I’ll give you an example about the sense of safety. In Singapore, you often see people in cafés leave their wallet and iPhone on the café table when they go to the bathroom. They’re not worried that it will be taken. I’ve seen people walk out of a café where they’ve accidentally left a phone or a wallet, and someone will run over, pick up the phone and literally run down the street to give it back to them.

‘One of the great gifts that artists can give a community is the gift of unconventional insight… Seeing the city differently through artists and their works was a really profound point of connection for me. It helped me bond with this city.’

On Singapore’s futuristic society

When I first came here, my friends from Europe would ask me to tell them what it was like, and I would jokingly tell them it was The Future. I was being flippant because Singapore is ahead of Europe in terms of timezone, but I was also being accurate at the same time. In certain places, Singapore looks outrageously futuristic, dotted with astonishing new skyscrapers built on reclaimed land. In addition to those cosmetic features, some of Singapore’s societal innovations also have a curiously futuristic quality to them. Singapore has made a very calculated decision that harmony is a value worth fighting for and making sacrifices for — deep sacrifices that do not come easily. For me, personally, there have been some interesting and transformational lessons to be learnt from that.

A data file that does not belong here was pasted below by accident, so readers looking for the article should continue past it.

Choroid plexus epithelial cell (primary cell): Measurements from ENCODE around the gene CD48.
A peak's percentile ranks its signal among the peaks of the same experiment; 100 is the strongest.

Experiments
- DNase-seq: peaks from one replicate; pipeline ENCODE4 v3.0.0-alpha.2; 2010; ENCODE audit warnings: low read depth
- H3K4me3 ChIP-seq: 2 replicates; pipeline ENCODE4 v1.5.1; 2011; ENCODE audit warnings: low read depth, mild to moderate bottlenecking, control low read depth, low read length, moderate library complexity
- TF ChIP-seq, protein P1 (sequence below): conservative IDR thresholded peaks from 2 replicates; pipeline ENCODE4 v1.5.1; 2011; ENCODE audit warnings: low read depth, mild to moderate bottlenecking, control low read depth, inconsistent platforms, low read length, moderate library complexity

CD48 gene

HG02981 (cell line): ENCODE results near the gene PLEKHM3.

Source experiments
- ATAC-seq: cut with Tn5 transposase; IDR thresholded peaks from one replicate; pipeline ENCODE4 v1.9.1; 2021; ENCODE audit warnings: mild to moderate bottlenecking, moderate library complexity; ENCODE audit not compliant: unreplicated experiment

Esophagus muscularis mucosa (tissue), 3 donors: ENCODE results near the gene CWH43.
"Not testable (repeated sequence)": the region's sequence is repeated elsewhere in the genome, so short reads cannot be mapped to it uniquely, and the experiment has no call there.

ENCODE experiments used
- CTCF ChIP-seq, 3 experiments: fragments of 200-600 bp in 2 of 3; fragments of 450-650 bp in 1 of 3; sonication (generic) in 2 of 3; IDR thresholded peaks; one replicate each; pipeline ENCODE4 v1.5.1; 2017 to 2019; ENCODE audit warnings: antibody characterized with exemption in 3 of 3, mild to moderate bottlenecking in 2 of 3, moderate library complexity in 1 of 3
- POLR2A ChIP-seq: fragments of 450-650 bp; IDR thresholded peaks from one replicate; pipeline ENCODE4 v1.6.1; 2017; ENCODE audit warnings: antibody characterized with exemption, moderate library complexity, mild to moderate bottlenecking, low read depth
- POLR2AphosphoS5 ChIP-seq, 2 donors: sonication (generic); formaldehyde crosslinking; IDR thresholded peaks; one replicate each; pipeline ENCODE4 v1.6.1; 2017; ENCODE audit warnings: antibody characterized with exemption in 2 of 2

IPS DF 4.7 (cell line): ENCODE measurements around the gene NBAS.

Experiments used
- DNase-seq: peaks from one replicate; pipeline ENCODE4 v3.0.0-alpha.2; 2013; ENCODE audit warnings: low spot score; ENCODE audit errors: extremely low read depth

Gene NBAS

On how you connected with local creative culture

What really helped me connect with the local culture in Singapore was getting to know the visual art scene. When I arrived here, the art community was gravitating around institutions like the Singapore Art Museum and The Substation. Through their programmes, and through the work of artists like Robert Zhao Renhui, Lee Wen, Donna Ong and Genevieve Chua, I started to understand Singapore in a way that I would not have done if I wasn’t part of the art world. One of the great gifts that artists can give a community is the gift of unconventional insight. Getting involved in the art scene, and seeing the city differently through artists and their works, was a really profound point of connection for me. It helped me bond with this city, and cherish its cultural diversity and its very specific take on the world.